Your Turn: Giving thanks

Eileen Cody is a junior at Alfred University, where she rides on the varsity hunt seat IHSA team. She kindly submitted this heartfelt essay outlining her gratitude for “horses, and all that comes with them.”

Top photo: Eileen and Scotch, one of Alfred’s university-owned horses

From Eileen:

There’s been quite a bit of talk about giving thanks lately, and it’s gotten me to thinking about all of the things I have in my life to be thankful for – crazy family and close friends, the opportunity to pursue my education (overlooking the twenty-plus years of debt to follow), steady employment… the list goes on. Horses, and all that comes with them, have become such an integral part of my life that it’s easy to forget how much of a privilege it is to be a part of the equestrian community. So in the spirit of the season, I decided to take a moment to step back and count my equine blessings.

I’m thankful for Horse Nation and horse people, because every time I’m on the receiving end of raised eyebrows and wrinkled noses for showing up to class in my perfectly-normal-thank-you-very-much attire consisting of muddy cowboy boots, breeches and tall socks, a polo shirt that’s more horse hair than cotton, and my marshmallow-esque down barn jacket (which I’m sure non-horse enthusiasts can smell at a thousand yards), I can cling to the fact that there’s such an outstanding community of people who would appreciate my unique sense of style, even if my professors and peers may fail to do so.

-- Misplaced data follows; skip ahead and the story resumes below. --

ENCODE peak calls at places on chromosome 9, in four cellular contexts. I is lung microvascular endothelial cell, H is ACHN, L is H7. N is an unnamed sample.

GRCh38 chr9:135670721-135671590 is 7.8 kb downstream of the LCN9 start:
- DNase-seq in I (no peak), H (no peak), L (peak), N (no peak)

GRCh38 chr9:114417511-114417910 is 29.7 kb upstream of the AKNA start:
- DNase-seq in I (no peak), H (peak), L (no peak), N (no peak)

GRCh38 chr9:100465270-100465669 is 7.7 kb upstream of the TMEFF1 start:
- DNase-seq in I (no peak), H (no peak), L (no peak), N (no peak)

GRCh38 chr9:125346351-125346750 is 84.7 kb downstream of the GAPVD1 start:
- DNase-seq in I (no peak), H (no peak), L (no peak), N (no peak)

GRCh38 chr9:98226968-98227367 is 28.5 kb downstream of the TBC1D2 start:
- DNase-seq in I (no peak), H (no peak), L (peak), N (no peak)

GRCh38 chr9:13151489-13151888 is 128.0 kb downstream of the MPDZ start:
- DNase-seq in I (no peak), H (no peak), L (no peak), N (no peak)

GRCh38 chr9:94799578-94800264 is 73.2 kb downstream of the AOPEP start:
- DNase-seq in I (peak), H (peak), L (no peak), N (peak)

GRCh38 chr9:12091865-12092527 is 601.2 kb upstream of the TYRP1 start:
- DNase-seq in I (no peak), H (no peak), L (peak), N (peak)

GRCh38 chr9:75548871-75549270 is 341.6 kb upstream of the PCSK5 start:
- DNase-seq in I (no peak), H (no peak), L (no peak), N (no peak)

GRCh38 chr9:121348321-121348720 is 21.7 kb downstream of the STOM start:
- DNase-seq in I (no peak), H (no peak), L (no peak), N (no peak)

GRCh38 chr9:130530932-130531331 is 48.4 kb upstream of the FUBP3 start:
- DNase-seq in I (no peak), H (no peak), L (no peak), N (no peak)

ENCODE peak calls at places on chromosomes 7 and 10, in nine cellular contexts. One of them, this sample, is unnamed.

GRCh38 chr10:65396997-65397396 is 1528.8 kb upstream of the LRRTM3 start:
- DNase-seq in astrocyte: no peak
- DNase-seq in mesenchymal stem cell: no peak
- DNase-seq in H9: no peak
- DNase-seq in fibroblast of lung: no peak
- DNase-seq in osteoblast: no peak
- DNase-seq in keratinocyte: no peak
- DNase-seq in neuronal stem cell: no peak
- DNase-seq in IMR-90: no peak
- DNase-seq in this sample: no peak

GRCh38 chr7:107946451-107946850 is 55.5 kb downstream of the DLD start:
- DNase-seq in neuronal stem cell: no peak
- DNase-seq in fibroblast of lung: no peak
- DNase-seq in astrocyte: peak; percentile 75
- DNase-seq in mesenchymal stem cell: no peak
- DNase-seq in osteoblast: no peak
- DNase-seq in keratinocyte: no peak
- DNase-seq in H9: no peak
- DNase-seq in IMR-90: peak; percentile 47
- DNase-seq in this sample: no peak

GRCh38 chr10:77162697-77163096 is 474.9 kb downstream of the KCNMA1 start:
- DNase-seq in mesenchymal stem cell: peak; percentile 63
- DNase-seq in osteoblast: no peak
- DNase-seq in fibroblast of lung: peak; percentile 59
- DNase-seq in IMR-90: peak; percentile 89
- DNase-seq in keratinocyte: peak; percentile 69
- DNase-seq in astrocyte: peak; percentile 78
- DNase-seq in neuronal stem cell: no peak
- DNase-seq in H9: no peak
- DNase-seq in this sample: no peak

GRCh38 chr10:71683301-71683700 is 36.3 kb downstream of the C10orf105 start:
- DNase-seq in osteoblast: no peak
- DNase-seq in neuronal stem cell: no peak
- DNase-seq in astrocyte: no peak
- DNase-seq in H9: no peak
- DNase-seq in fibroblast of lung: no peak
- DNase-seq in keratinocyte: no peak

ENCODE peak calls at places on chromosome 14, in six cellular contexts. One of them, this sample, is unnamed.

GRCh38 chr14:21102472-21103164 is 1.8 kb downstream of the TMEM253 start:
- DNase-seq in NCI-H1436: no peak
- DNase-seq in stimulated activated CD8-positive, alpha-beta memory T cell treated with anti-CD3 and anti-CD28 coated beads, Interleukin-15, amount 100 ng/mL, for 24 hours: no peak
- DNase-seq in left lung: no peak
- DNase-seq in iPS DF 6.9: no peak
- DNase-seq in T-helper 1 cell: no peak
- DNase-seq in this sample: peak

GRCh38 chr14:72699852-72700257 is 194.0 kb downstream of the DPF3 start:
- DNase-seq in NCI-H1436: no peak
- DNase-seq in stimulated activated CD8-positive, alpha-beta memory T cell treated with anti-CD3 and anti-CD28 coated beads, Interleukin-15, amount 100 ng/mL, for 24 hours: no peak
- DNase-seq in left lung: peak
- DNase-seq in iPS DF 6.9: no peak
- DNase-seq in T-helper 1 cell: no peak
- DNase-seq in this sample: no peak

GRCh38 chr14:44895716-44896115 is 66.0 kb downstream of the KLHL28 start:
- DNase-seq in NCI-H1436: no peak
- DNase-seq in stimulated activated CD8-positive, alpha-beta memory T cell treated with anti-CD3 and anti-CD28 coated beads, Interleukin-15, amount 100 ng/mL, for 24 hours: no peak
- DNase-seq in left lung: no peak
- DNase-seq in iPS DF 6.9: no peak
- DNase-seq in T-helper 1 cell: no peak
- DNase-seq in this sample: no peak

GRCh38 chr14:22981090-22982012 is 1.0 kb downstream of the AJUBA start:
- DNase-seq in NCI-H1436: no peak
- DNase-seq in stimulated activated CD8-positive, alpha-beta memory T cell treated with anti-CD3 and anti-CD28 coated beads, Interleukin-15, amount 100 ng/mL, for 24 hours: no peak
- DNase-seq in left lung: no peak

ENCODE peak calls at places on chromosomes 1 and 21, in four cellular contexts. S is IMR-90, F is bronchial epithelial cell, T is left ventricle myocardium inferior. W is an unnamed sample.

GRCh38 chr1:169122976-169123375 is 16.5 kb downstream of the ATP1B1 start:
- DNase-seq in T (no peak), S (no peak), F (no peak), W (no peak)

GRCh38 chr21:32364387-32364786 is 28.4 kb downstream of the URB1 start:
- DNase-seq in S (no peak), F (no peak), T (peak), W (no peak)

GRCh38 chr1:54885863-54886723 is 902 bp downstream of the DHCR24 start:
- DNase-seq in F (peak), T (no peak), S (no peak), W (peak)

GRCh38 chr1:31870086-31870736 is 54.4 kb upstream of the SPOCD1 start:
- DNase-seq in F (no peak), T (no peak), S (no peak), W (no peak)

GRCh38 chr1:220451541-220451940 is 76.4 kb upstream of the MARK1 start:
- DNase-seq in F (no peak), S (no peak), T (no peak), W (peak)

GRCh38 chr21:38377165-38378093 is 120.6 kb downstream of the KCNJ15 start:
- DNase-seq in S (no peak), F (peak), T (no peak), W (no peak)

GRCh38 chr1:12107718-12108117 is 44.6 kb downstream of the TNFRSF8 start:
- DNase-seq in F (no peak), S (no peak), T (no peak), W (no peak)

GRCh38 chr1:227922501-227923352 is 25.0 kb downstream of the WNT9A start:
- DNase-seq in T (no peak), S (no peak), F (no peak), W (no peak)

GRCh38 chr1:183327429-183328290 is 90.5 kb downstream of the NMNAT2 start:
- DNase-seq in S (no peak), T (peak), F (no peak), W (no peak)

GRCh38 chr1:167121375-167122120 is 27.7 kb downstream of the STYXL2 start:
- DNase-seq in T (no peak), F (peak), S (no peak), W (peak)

I’m thankful for my university’s equestrian program and the unparalleled lessons and opportunities it has provided me. I owe so much of the rider and person I am today to the wonderful animals and even more wonderful people here. And if there’s any other facility in the country where I could spend several hours a week riding and working with a herd of fifty-plus well-mannered, quality horses under the supervision of trained professionals and participate in nationally recognized intercollegiate competition, all for no cost beyond the tuition I was already paying, I have yet to come across it. (And if it does exist, are their instructors also masters of the fine art of Gangnam style? Didn’t think so.)

But most of all, I’m just thankful for horses and all of the lessons they continue to teach me. I got a bit of a late start in the equestrian world, and as a result, I occasionally get the feeling that I’m somehow behind the learning curve. But the great thing about horses is that whether you’re a raw beginner or an Olympic equestrian, you’re still learning every day. I’ve learned that perfection and success are not one-time achievements to be conquered and mounted on a wall, but rather a state of constantly and actively pursuing excellence. I’ve learned the value of patient persistence. I’ve learned to be less skeptical of trying new things, and that there’s no reason a hunt seat rider can’t rock a western horsemanship pattern. (And, someday, ride a reiner. It’ll happen.) I’ve learned not to be afraid to ask for something that will make my life easier – not directly horse-related, but sound and much-needed words of advice from our very wise barn manager. I’ve learned that size only matters as much as you make it.  I’ve learned that there is rarely one right way of doing something, and not to discount the unconventional. And I’ve only just scratched the surface.

About the Author: Eileen is a junior communication studies major and equestrian studies minor at Alfred University, where she’s also a member of the varsity hunt seat IHSA team. She holds a variety of odd jobs, her favorite of which (no surprise here) is as a public relations and social media minion at the AU equestrian center. She also blogs with embarrassing infrequency about her collegiate equestrian adventures at

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